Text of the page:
Chinese art

Chinese art is visual art that, whether ancient or modern, originated in or is practiced in China or by Chinese artists. The Chinese art in the Republic of China (Taiwan) and that of overseas Chinese can also be considered part of Chinese art where it is based in or draws on Chinese heritage and Chinese culture. Early "Stone Age art" dates back to 10,000 BC, mostly consisting of simple pottery and sculptures. After this early period Chinese art, like Chinese history, is typically classified by the succession of ruling dynasties of Chinese emperors, most of which lasted several hundred years.

Chinese art
Two flasks with dragons; 1403–1424; underglaze blue porcelain; height (the left one): 47.8 cm, height (the right one): 44.6 cm
Jade incense burner, 1736–1795; 19.8 cm
Tray (pan) in the form of a plum blossom with birds and flowers; 1200–1279; carved lacquer; height: 2.2 cm, diameter: 18.8 cm; Los Angeles County Museum of Art (Los Angeles, USA)
Portrait of the Yuan dynasty Emperor Kubilai Khan; by Araniko; 1294; colors and ink on silk; 59.4 × 47 cm; National Palace Museum (Taipei, Taiwan)
ANCIENT
Neolithic c. 8500 – c. 2070 BCE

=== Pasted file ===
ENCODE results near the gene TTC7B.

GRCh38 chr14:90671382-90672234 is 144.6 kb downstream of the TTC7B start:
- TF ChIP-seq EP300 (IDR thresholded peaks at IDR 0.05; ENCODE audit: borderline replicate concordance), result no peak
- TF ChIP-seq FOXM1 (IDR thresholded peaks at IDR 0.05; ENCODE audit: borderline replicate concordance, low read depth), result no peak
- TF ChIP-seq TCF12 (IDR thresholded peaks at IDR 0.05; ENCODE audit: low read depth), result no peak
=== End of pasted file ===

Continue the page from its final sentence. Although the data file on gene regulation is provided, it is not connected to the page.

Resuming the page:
Xia c. 2070 – c. 1600 BCE
Shang c. 1600 – c. 1046 BCE
Zhou c. 1046 – 256 BCE
 Western Zhou
 Eastern Zhou
   Spring and Autumn
   Warring States
IMPERIAL
Qin 221–207 BCE
Han 202 BCE – 220 CE
  Western Han
  Xin
  Eastern Han
Three Kingdoms 220–280
  Wei, Shu and Wu
Jin 266–420
  Western Jin
  Eastern Jin Sixteen Kingdoms
Northern and Southern dynasties
420–589
Sui 581–618
Tang 618–907
Five Dynasties and
Ten Kingdoms

907–979
Liao 916–1125
Song 960–1279
  Northern Song Western Xia
  Southern Song Jin Western Liao
Yuan 1271–1368
Ming 1368–1644
Qing 1636–1912
MODERN
Republic of China on the mainland 1912–1949
People's Republic of China 1949–present
Republic of China in Taiwan 1949–present

Chinese art has arguably the oldest continuous tradition in the world, and is marked by an unusual degree of continuity within, and consciousness of, that tradition, lacking an equivalent to the Western collapse and gradual recovery of classical styles. The media that have usually been classified in the West since the Renaissance as the decorative arts are extremely important in Chinese art, and much of the finest work was produced in large workshops or factories by essentially unknown artists, especially in Chinese ceramics.

Much of the best work in ceramics, textiles, carved lacquer, and other techniques was produced over a long period by the various Imperial factories or workshops, which as well as being used by the court was distributed internally and abroad on a huge scale to demonstrate the wealth and power of the Emperors. In contrast, the tradition of ink wash painting, practiced mainly by scholar-officials and court painters especially of landscapes, flowers, and birds, developed aesthetic values depending on the individual imagination of and objective observation by the artist that are similar to those of the West, but long pre-dated their development there. After contacts with Western art became increasingly important from the 19th century onwards, in recent decades China has participated with increasing success in worldwide contemporary art.